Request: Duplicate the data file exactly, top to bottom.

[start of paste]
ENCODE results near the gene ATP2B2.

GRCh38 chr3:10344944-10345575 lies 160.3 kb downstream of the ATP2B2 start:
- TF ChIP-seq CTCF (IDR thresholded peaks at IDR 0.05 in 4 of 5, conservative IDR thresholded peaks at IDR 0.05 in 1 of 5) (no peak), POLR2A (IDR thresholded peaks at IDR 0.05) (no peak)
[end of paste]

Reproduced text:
ENCODE results near the gene ATP2B2.

GRCh38 chr3:10344944-10345575 lies 160.3 kb downstream of the ATP2B2 start:
- TF ChIP-seq CTCF (IDR thresholded peaks at IDR 0.05 in 4 of 5, conservative IDR thresholded peaks at IDR 0.05 in 1 of 5) (no peak), POLR2A (IDR thresholded peaks at IDR 0.05) (no peak)